By DONALD WITTKOWSKI
Sea Isle City may not be ready to challenge Paris for the title of City of Light, but it is certainly brightening things up.
Perhaps Sea Isle could be called the City of Lights. That’s plural.
Creating a more attractive look, the city has completed a nearly $1 million project that added decorative lights in some of the most popular commercial areas of town.
“I know that the idea was to improve our commercial districts by adding more beauty and charm there,” city spokeswoman Katherine Custer said in an interview Monday.
The decorative lights are similar to the black, Victorian-style street lamps that illuminate Sea Isle’s John F. Kennedy Boulevard entranceway and some of the blocks along Landis Avenue in the heart of downtown.
The commercial areas that were brightened up under the $997,350 contract with Ronald Janney Electrical Contractor Inc. of Estell Manor, N.J., include:
- Both sides of Park Road from JFK Boulevard to 44th Street, which includes the Fish Alley neighborhood, an enclave of family-owned restaurants and fishing boats rooted in Sea Isle’s early history as a small commercial seaport.
- Both sides of Landis Avenue between 49th and 51st streets along the city’s downtown corridor.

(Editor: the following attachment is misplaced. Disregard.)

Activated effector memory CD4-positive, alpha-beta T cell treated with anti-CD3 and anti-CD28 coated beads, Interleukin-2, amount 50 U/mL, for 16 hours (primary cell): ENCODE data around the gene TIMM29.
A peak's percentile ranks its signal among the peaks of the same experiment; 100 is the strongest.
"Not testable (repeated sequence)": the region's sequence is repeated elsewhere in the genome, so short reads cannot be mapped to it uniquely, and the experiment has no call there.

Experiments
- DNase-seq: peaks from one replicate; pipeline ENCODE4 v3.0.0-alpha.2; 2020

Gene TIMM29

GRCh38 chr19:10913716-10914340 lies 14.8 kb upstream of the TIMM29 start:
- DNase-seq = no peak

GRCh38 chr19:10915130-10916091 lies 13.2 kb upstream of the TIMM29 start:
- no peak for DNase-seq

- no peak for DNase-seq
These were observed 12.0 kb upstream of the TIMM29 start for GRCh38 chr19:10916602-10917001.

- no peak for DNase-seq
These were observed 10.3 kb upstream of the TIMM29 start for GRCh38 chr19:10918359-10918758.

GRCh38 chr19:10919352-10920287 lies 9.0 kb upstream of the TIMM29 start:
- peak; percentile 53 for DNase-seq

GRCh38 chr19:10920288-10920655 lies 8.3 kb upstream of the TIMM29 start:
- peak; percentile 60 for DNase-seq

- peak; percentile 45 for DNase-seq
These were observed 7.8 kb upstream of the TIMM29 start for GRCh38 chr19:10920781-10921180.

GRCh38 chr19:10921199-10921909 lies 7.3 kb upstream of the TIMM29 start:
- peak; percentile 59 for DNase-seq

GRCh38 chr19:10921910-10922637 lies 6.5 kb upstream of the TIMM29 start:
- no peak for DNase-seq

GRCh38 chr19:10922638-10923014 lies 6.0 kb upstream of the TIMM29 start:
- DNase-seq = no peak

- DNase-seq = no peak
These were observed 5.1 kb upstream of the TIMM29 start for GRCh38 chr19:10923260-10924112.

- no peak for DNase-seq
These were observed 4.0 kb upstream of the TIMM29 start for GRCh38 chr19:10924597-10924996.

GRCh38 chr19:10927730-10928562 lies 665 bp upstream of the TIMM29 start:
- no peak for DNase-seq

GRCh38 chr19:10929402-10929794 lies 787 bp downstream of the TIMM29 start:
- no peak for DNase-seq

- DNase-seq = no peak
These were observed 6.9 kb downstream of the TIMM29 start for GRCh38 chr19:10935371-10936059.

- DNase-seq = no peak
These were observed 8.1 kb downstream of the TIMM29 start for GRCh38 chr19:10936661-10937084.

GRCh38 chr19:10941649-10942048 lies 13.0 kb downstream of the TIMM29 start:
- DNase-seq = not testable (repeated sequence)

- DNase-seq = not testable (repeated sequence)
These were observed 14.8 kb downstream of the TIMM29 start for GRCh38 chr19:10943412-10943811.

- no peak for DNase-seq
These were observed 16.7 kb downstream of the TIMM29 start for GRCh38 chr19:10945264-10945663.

- The west side of Landis Avenue between 59th and 65th streets.
- Both sides of 63rd Street from Landis to Central Avenue.
Sea Isle hopes the decorative lighting will make the commercial districts a more inviting place for residents and visitors to shop, dine and simply to get out and enjoy the sights.
“I’ve heard from some people and they think the new lights are attractive and have enhanced the atmosphere,” Custer said of the public’s reaction.
Giving the lights an extra decorative element are banners attached to the poles. Some of the banners include the slogan, “Sea Isle, a city for all seasons!”
Separately, Sea Isle installed new decorative lights along the oceanfront Promenade between 35th and 44th streets as part of an $843,000 project earlier this year.
The decorative lights are dramatically different than the stark streetlight-style fixtures that had loomed over the Promenade since its construction in the 1960s. The new lights feature sleek black poles and a hooded top piece somewhat reminiscent of Victorian-era lamps. The old lights have been removed.
Custer said the decorative lighting adds a fun and whimsical touch to the busiest part of the Promenade, a hub for summer tourists.
“The Promenade lighting, without a doubt, is much more attractive,” she said. “It has changed the environment up there greatly.”
Decorative banners and speakers for a new public address system are attached to the Promenade’s light poles.
Custer explained that the PA system will be used for routine announcements, such as reminding bikers of the hours they are allowed on the Promenade during the summer. It will also come in handy if there are any emergencies, such as an announcement about a missing child.
The new lights between 35th and 44th streets represent the first phase of a more extensive relighting of the Promenade that will eventually stretch the entire length of the walkway from 29th to 57th streets, according to plans.